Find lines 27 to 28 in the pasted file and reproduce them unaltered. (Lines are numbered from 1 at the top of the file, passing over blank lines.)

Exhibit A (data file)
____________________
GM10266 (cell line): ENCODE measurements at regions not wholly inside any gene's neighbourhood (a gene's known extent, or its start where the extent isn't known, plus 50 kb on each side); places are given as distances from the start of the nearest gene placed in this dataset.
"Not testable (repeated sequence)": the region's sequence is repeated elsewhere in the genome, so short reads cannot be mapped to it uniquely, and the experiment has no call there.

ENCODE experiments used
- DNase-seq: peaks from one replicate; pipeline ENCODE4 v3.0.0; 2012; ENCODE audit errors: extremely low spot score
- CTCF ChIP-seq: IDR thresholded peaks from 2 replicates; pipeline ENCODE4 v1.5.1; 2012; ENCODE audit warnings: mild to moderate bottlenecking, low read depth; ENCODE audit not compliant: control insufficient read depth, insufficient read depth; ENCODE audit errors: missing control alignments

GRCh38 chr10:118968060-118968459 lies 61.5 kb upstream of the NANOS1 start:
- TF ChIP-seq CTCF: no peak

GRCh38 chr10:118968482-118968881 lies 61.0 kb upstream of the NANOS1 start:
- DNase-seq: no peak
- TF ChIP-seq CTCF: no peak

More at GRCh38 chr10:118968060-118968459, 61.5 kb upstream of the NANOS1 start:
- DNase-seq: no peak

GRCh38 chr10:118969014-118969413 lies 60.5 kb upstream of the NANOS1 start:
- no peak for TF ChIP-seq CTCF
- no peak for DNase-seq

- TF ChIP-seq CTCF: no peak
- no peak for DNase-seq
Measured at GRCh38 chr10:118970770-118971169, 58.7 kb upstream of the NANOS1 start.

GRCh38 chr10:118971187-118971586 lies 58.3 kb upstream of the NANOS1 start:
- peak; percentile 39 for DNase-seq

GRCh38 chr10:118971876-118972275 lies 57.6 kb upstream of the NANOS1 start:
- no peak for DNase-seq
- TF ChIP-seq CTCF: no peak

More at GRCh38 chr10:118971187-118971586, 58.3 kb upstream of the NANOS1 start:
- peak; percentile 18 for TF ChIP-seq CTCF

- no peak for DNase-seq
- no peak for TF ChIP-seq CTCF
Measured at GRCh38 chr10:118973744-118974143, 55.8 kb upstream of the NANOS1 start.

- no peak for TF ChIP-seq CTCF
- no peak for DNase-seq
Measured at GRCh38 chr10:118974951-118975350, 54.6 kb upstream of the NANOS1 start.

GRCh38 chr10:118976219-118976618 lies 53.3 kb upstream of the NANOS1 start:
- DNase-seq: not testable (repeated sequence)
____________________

- no peak for TF ChIP-seq CTCF
Measured at GRCh38 chr10:118973744-118974143, 55.8 kb upstream of the NANOS1 start.